Can a Nation Be Forgiven Its Sins?

Last week's sermon was a simple message about sin and reconciliation. We need simply to say, there, in that place, in this specific act, I have done wrong. I could see its effects on me and others. I will confess my sin and be forgiven. We are not to haver, to hem and haw about it, but to say in the plainest words, what it was we have done and that we are sorry. We are not to make excuses or proffer rationalizations that only keep us from simple forgiveness, that bind us in our sin.

Sin is usually recognized from some ill effect on us, on our lives and on those around us, or on our relationships. This ill effect leads us to examine our lives, to look back at events and behavior and say, here I went wrong, in this specific act I turned away from my own goodness. We name our offense, by a kind of reflection and analysis of our behavior. We ought, by the way, to be somehow grateful for the ill effect's bringing our attention to our erring. This recognition, in turn, leads us to confess our sin. We name it in as specific detail as we can, not holding back but opening our hearts to God, and to another if we need. This confession enables us to try to change our behavior and to make restitution or apology where we can.

This is an accurate account of our sinning and repentance, as far as it goes, but there is another kind of sin we might want to think about this Lent, which is social or corporate or even cultural sin. I came to think about this out of a sermon which I heard a while back. The occasion was an ecumenical service for the fortieth anniversary of the bombing of Hiroshima, and the sermon was by a Lutheran bishop who had been in Japan on that anniversary during the time of the Vietnam war. He related his experience that day. After seeing on television the rites at the Hiroshima Memorial, he was on his way to teach a bible study.

Walking through one of the main squares...I came upon a large demonstration....This demonstration was focused on a man with a bullhorn who was shouting out all variety of vicious charges against the United States. As I walked by the outer rim of the demonstration his eyes and mine made contact. He removed the microphone of the bullhorn from his mouth, bowed toward me in typical Oriental manner. I halted long enough to return his silent greeting. And, as I hurried on my way I felt as if in that bow I had received something of an absolution from one whose nation had suffered such hideous devastation by our bomb.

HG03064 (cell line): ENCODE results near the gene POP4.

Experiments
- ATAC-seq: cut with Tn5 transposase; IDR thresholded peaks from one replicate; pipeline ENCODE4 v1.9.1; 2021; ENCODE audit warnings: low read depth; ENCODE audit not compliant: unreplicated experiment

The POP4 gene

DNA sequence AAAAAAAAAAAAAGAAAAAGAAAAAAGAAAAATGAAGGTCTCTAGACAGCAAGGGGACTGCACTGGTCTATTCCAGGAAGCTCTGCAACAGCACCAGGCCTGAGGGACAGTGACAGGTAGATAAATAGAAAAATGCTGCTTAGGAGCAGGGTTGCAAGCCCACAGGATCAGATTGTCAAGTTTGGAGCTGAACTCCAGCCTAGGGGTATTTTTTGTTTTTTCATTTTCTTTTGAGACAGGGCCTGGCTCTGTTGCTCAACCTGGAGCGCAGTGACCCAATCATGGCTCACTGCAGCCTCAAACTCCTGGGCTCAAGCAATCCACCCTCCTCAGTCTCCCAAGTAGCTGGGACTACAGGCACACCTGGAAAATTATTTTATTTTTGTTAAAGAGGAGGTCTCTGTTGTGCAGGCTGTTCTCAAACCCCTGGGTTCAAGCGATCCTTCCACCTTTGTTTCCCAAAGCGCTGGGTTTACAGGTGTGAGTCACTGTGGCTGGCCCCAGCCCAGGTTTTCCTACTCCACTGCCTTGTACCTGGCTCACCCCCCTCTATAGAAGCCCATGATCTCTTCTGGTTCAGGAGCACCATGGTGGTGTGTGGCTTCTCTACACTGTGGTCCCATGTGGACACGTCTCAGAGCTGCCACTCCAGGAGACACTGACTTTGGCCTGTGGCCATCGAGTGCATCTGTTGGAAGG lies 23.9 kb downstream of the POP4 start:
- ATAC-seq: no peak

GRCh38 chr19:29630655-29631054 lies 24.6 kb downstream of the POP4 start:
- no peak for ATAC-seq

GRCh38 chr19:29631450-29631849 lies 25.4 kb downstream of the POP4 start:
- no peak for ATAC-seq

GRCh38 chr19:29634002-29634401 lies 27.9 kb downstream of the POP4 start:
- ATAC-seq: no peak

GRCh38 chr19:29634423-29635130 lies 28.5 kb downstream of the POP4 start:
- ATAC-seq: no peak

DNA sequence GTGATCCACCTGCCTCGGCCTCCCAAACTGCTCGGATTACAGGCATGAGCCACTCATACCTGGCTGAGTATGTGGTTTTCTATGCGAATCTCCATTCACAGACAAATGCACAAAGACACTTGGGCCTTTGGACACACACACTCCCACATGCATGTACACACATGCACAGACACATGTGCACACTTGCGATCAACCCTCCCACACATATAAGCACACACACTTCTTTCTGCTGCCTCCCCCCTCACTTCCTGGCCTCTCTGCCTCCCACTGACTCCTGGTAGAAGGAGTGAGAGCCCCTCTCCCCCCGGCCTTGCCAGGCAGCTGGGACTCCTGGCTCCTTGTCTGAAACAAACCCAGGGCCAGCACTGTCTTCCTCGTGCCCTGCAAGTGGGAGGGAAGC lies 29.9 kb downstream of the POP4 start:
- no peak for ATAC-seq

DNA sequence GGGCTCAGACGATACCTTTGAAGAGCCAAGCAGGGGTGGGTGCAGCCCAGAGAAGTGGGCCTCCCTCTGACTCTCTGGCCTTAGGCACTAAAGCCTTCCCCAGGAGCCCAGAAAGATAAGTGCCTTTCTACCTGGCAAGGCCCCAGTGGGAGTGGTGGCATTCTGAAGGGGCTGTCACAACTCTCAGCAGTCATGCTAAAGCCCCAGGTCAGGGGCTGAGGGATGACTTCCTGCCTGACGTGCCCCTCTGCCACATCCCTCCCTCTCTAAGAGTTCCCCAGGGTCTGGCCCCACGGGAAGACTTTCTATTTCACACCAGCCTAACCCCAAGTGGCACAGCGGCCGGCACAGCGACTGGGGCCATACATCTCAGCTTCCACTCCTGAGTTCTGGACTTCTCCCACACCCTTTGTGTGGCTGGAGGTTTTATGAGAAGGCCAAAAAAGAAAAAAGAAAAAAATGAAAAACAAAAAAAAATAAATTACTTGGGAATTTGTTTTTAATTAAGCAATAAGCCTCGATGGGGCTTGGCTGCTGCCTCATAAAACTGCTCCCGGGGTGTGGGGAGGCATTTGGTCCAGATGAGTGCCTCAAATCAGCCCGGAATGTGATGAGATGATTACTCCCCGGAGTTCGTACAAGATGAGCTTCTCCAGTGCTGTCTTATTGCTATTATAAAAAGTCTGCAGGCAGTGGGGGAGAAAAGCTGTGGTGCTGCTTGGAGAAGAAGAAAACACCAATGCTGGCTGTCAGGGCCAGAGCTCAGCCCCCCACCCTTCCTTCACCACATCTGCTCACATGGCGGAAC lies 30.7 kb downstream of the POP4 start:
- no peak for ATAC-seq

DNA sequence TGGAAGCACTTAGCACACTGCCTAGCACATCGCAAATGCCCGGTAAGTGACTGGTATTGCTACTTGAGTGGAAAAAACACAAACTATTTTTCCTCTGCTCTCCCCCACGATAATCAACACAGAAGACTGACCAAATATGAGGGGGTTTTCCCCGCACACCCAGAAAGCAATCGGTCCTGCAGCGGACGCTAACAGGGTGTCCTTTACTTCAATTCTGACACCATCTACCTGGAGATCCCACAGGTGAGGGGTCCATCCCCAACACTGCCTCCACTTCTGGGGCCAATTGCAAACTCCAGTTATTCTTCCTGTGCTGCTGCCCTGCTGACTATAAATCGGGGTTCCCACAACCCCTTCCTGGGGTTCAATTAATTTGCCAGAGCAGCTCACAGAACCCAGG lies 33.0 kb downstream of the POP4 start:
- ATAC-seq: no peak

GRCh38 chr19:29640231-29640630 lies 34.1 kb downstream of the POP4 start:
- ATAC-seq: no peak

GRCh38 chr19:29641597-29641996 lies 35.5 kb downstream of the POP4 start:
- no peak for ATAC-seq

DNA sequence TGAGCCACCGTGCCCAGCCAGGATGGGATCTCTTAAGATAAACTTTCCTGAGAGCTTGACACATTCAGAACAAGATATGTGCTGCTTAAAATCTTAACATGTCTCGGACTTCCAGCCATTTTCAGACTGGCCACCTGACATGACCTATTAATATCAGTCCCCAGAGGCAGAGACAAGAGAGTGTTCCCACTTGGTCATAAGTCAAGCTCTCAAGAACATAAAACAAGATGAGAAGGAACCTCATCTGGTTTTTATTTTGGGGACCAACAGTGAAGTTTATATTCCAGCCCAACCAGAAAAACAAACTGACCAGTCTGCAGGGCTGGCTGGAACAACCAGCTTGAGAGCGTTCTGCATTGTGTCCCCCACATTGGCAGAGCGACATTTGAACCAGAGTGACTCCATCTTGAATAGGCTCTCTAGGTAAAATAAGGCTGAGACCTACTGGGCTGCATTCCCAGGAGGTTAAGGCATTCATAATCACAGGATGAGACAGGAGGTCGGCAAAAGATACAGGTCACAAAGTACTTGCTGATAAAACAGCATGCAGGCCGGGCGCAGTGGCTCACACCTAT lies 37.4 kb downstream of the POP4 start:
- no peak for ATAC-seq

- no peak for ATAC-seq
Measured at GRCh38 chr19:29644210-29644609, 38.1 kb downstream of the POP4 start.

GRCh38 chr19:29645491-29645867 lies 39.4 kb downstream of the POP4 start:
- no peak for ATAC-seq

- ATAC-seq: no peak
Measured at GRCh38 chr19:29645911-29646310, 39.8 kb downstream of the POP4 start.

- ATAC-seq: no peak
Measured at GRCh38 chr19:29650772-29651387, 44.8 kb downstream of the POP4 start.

Absolution is not an inappropriate word, I believe. Something happened to the soul of America that day forty years ago. It is my firm belief that many of the ills and aches we have suffered on far-flung battlefields and local neighborhoods can be traced directly to that moral lapse....Haven't we heard the equivocating remark that by dropping the bomb we saved hundreds of thousands of American lives?...However, is it possible to suggest that the life of an American is, in the sight of God, worth more than the life of a Japanese soldier or civilian?

...Something happened to the soul of America forty years ago and something must happen to the soul of America today....It is time indeed to climb to the house of God that He may teach us His ways of forgiveness and peace. Forgiveness from Him must come first, but it can come only if we are willing to confess our sins.

Do you see the similarities to individual sin? The bishop recognizes our having sinned by its ill effects in our lives, goes back and finds the event from which the ill effects proceed, to the wrong choice, and sees that it was a wrong act that led to further wrong. That further wrong, at least, is easily traced. The position of power yielded the US by its possession of the bomb has led us to offend again and again in the name of our power, which we claim as a power for good.

But can we get our heads around a notion of social sin, social confession and absolution, social forgiveness? How might we characterize such sin? It is an act of a group of which we are members, and by our membership, we are participant in the act. But it is not something over which we have much if any control, and certainly not the control we would have over our individual acts. In terms of an individual morality it is an almost fully compelled act and therefore we are not culpable to any significant degree. However, it is often something from which we benefit. We Americans have benefitted greatly from the arms race generated by the bomb of Hiroshima; our prosperity is based there, and our affluent and even luxurious state of life. But it is also something for which we suffer, either its ill effects or the pain of knowing it as sin, for which we are sorry, which we would repent and change if we could.